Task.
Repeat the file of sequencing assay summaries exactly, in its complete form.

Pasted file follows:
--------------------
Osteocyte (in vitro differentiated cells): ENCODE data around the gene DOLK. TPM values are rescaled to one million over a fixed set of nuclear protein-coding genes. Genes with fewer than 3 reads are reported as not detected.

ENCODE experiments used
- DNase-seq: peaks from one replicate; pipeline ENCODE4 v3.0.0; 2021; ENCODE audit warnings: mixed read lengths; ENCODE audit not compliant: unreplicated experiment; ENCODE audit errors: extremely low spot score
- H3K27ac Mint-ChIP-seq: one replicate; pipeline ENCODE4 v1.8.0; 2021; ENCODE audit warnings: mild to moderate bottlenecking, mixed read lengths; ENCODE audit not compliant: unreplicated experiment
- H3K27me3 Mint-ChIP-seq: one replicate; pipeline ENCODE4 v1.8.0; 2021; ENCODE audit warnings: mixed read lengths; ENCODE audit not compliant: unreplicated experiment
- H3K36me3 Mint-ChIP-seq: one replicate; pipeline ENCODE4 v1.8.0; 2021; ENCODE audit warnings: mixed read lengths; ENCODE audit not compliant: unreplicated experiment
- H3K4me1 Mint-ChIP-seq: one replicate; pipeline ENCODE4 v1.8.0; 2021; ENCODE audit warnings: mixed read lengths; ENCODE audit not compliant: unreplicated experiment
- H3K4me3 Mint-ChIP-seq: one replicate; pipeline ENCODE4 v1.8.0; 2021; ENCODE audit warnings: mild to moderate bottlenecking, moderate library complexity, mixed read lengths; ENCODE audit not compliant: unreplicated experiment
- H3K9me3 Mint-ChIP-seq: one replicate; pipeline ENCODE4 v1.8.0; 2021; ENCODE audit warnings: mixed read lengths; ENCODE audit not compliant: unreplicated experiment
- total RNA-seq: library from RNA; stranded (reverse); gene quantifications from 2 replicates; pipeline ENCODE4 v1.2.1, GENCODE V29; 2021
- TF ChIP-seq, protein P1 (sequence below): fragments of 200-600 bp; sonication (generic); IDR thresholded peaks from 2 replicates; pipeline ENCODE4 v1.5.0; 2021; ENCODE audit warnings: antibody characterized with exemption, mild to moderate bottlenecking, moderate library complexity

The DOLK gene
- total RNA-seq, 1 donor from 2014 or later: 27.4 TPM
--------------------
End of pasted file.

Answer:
Osteocyte (in vitro differentiated cells): ENCODE data around the gene DOLK. TPM values are rescaled to one million over a fixed set of nuclear protein-coding genes. Genes with fewer than 3 reads are reported as not detected.

ENCODE experiments used
- DNase-seq: peaks from one replicate; pipeline ENCODE4 v3.0.0; 2021; ENCODE audit warnings: mixed read lengths; ENCODE audit not compliant: unreplicated experiment; ENCODE audit errors: extremely low spot score
- H3K27ac Mint-ChIP-seq: one replicate; pipeline ENCODE4 v1.8.0; 2021; ENCODE audit warnings: mild to moderate bottlenecking, mixed read lengths; ENCODE audit not compliant: unreplicated experiment
- H3K27me3 Mint-ChIP-seq: one replicate; pipeline ENCODE4 v1.8.0; 2021; ENCODE audit warnings: mixed read lengths; ENCODE audit not compliant: unreplicated experiment
- H3K36me3 Mint-ChIP-seq: one replicate; pipeline ENCODE4 v1.8.0; 2021; ENCODE audit warnings: mixed read lengths; ENCODE audit not compliant: unreplicated experiment
- H3K4me1 Mint-ChIP-seq: one replicate; pipeline ENCODE4 v1.8.0; 2021; ENCODE audit warnings: mixed read lengths; ENCODE audit not compliant: unreplicated experiment
- H3K4me3 Mint-ChIP-seq: one replicate; pipeline ENCODE4 v1.8.0; 2021; ENCODE audit warnings: mild to moderate bottlenecking, moderate library complexity, mixed read lengths; ENCODE audit not compliant: unreplicated experiment
- H3K9me3 Mint-ChIP-seq: one replicate; pipeline ENCODE4 v1.8.0; 2021; ENCODE audit warnings: mixed read lengths; ENCODE audit not compliant: unreplicated experiment
- total RNA-seq: library from RNA; stranded (reverse); gene quantifications from 2 replicates; pipeline ENCODE4 v1.2.1, GENCODE V29; 2021
- TF ChIP-seq, protein P1 (sequence below): fragments of 200-600 bp; sonication (generic); IDR thresholded peaks from 2 replicates; pipeline ENCODE4 v1.5.0; 2021; ENCODE audit warnings: antibody characterized with exemption, mild to moderate bottlenecking, moderate library complexity

The DOLK gene
- total RNA-seq, 1 donor from 2014 or later: 27.4 TPM